The Swan Thieves by Elizabeth Kostova

The Swan Thieves  (576 pages) is set in Washington DC in the late 1990s with flashbacks to Normandy, France, one hundred years earlier. Dr. Andrew Marlow is a psychiatrist in a residential facility who is a keen art lover and amateur painter. He is requested by a colleague to admit into his care a troubled young man, Robert Oliver.
Oliver is an artist of some renown but he appears to have suffered a mental breakdown which culminates in his attempt to slash a painting in the National Gallery.

The story is narrated by Marlow and by Oliver’s ex-wife, Kate, but the narrative is interspersed with letters written in the late 19th century by Beatrice de Clerval. Beatrice is a French artist whose correspondence with her husband’s uncle betrays a blossoming love affair.

Oliver had this bundle of letters in his possession, and it becomes clear that they are central to his current predicament.

As the novel progresses, we see Marlow become more and more consumed with discovering the reasons for Oliver’s attack on the work of art. Oliver has assumed a code of silence but we learn of his progressive illness from his ex-wife, Kate, and his ex-girlfriend, Mary.

At the core of Oliver’s illness is his obsession with a beautiful dark-haired lady – his muse – who features in practically all of the paintings he worked on in the period leading up to and during his confinement. Marlowe believes that if he can identify this lady, he will be one step further on in curing his patient.

It is difficult to place The Swan Thieves in any one genre. It is part drama, part historical fiction, part mystery. There are many references to paintings and artists, and it is well researched with the various storylines knitting together quite nicely, although the conclusion is a little too pat.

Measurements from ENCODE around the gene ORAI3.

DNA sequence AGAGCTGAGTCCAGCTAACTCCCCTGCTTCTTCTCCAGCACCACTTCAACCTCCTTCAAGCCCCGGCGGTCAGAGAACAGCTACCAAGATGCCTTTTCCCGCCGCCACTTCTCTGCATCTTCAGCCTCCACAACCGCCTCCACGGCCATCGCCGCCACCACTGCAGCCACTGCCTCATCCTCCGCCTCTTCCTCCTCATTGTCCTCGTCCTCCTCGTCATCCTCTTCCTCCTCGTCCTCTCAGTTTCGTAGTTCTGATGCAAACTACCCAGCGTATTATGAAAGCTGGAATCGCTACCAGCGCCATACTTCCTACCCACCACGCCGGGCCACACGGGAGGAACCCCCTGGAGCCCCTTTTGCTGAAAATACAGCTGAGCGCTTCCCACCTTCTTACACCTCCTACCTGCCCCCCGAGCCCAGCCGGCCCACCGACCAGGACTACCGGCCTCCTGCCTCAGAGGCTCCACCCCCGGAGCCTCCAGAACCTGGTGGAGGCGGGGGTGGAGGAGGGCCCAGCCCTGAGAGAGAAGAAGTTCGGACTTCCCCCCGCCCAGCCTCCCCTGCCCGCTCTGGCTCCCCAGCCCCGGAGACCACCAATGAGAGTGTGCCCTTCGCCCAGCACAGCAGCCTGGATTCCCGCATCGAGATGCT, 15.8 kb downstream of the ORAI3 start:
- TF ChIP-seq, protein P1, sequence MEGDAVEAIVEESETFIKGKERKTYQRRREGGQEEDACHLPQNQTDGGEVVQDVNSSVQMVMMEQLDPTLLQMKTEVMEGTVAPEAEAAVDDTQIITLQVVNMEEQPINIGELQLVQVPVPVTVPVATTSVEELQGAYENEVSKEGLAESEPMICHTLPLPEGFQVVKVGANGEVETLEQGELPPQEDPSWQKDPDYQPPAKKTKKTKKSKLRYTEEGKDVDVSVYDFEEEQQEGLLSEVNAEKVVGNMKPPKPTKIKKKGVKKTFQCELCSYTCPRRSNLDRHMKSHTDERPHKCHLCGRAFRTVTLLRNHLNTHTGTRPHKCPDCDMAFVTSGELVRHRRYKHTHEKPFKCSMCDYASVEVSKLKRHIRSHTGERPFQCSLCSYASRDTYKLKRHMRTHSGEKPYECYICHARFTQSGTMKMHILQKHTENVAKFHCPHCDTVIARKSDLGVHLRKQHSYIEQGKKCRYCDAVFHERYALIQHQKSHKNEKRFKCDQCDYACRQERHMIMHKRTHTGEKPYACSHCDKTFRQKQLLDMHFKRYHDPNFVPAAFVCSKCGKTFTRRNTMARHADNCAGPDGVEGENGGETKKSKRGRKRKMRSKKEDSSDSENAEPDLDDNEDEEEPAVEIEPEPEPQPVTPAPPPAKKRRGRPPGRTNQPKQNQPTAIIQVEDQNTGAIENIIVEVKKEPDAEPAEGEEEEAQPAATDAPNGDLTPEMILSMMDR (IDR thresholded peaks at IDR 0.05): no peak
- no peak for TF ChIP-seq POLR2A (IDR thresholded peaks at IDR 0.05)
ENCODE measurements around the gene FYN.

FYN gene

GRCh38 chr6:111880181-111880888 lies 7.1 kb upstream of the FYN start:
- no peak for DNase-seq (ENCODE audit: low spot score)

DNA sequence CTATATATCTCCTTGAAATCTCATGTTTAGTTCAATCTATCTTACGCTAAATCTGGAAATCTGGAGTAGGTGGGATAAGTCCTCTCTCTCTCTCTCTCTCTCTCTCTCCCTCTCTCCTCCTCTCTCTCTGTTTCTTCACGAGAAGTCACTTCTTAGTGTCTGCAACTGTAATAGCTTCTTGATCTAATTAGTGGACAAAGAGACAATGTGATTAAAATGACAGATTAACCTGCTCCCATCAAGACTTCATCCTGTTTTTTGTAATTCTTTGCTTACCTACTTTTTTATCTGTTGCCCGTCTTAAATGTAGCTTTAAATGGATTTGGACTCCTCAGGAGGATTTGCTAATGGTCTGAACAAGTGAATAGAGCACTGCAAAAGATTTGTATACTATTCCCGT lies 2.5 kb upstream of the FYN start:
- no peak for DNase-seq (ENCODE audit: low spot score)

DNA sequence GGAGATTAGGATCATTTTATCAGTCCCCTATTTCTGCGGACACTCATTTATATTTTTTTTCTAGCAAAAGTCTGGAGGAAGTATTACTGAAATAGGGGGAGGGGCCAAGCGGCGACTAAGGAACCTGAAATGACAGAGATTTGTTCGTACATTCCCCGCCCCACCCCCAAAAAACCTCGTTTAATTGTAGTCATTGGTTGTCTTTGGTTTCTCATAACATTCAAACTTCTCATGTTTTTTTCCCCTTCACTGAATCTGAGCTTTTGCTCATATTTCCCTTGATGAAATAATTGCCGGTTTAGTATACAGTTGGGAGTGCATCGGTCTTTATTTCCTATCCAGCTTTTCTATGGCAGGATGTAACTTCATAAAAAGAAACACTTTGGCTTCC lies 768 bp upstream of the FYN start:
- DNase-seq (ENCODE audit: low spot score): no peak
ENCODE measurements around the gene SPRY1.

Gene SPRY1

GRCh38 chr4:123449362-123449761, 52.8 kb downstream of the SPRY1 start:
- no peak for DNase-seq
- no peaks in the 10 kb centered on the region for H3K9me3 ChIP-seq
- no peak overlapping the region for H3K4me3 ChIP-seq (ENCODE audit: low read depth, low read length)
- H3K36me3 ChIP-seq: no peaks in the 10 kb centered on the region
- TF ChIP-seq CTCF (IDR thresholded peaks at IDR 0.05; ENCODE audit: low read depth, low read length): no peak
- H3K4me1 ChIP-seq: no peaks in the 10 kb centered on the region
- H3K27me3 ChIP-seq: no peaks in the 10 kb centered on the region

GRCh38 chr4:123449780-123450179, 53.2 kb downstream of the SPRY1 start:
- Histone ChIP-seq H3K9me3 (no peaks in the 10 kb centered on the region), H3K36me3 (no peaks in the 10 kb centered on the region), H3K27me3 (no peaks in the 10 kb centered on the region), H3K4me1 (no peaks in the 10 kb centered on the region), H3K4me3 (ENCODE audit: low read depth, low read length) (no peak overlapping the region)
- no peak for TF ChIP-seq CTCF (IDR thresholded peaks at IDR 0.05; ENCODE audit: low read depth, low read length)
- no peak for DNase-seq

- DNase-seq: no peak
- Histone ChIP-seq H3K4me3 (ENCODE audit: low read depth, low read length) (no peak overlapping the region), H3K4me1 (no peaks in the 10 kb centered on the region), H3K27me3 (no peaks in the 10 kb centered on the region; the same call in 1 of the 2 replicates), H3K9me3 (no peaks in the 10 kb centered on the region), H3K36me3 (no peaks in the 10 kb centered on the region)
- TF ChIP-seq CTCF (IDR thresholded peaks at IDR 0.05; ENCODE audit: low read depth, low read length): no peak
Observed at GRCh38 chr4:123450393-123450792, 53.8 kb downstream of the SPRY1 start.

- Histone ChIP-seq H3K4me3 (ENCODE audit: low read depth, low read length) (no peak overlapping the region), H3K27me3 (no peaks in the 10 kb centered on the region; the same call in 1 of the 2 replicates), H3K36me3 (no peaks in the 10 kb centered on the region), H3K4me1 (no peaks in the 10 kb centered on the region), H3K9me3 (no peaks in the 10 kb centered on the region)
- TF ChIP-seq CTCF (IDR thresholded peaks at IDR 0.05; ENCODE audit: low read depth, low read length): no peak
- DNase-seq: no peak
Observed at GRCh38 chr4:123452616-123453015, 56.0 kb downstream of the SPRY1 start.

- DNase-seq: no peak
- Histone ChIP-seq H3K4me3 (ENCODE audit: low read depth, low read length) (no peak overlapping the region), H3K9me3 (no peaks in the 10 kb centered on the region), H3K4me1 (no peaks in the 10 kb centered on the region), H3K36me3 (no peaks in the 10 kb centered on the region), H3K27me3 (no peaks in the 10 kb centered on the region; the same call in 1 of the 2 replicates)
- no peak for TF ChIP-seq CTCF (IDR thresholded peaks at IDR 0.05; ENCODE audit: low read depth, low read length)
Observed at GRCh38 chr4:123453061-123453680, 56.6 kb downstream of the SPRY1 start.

At almost six hundred pages, The Swan Thieves is a long read and may not always keep the reader gripped, but the storyline is both interesting and original.
The characters are very well portrayed, and it is easy to identify with the long-suffering wife, the frustrated girlfriend, the determination of the psychiatrist to get to the root of his patient’s problems, and the lonely life of the artist who strives for perfection.
The novel addresses a number of issues including love and fidelity, passion and obsession, self-help and mental illness, honour and trust. These topics give plenty of scope for reflection and discussion.     

Book Club Verdict: 4/6
The book club enjoyed The Swan Thieves but all agreed that it was far too lengthy. That aside, they felt that Kostova has created a rather unique plot with the mystery surrounding Oliver’s obsession with the unknown muse very well developed and maintained.
They enjoyed the sub-plot featuring Beatrice de Clerval, and felt that it, and the novel generally, gave a realistic portrayal of an artist’s dedication to the pursuit of his art.
The book club thought that the characters were very well depicted, and that the settings for the various scenes and storylines were accurately drawn.
Again, they would probably have given it full marks if it were a couple of hundred pages shorter.
÷ Next Month’s Book: Borkmann’s Point by Hakan Nesser